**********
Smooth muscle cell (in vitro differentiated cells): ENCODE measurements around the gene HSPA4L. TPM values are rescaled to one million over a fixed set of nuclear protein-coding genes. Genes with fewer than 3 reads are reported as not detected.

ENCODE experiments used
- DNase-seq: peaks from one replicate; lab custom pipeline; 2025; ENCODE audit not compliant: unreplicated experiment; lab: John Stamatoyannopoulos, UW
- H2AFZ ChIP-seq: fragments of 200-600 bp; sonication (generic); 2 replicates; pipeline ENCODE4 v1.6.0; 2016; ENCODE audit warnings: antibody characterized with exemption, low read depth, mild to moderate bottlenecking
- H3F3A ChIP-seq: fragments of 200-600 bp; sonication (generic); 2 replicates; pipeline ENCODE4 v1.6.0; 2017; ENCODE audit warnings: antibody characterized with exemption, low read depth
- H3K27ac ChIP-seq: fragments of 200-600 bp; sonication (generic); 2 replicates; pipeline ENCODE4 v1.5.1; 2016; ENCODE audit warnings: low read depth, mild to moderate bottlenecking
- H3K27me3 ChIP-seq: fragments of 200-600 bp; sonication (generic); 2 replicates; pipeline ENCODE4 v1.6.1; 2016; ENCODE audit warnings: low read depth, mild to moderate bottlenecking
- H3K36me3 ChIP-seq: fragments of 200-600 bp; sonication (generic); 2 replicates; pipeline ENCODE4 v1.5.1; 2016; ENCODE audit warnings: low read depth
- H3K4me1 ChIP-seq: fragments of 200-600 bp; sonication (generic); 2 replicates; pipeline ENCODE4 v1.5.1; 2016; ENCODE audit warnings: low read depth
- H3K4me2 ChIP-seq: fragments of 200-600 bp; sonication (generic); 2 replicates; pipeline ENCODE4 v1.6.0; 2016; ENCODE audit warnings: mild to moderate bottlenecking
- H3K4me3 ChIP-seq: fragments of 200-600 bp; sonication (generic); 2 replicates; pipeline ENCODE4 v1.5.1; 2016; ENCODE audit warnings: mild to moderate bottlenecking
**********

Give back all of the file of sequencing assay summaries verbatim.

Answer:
Smooth muscle cell (in vitro differentiated cells): ENCODE measurements around the gene HSPA4L. TPM values are rescaled to one million over a fixed set of nuclear protein-coding genes. Genes with fewer than 3 reads are reported as not detected.

ENCODE experiments used
- DNase-seq: peaks from one replicate; lab custom pipeline; 2025; ENCODE audit not compliant: unreplicated experiment; lab: John Stamatoyannopoulos, UW
- H2AFZ ChIP-seq: fragments of 200-600 bp; sonication (generic); 2 replicates; pipeline ENCODE4 v1.6.0; 2016; ENCODE audit warnings: antibody characterized with exemption, low read depth, mild to moderate bottlenecking
- H3F3A ChIP-seq: fragments of 200-600 bp; sonication (generic); 2 replicates; pipeline ENCODE4 v1.6.0; 2017; ENCODE audit warnings: antibody characterized with exemption, low read depth
- H3K27ac ChIP-seq: fragments of 200-600 bp; sonication (generic); 2 replicates; pipeline ENCODE4 v1.5.1; 2016; ENCODE audit warnings: low read depth, mild to moderate bottlenecking
- H3K27me3 ChIP-seq: fragments of 200-600 bp; sonication (generic); 2 replicates; pipeline ENCODE4 v1.6.1; 2016; ENCODE audit warnings: low read depth, mild to moderate bottlenecking
- H3K36me3 ChIP-seq: fragments of 200-600 bp; sonication (generic); 2 replicates; pipeline ENCODE4 v1.5.1; 2016; ENCODE audit warnings: low read depth
- H3K4me1 ChIP-seq: fragments of 200-600 bp; sonication (generic); 2 replicates; pipeline ENCODE4 v1.5.1; 2016; ENCODE audit warnings: low read depth
- H3K4me2 ChIP-seq: fragments of 200-600 bp; sonication (generic); 2 replicates; pipeline ENCODE4 v1.6.0; 2016; ENCODE audit warnings: mild to moderate bottlenecking
- H3K4me3 ChIP-seq: fragments of 200-600 bp; sonication (generic); 2 replicates; pipeline ENCODE4 v1.5.1; 2016; ENCODE audit warnings: mild to moderate bottlenecking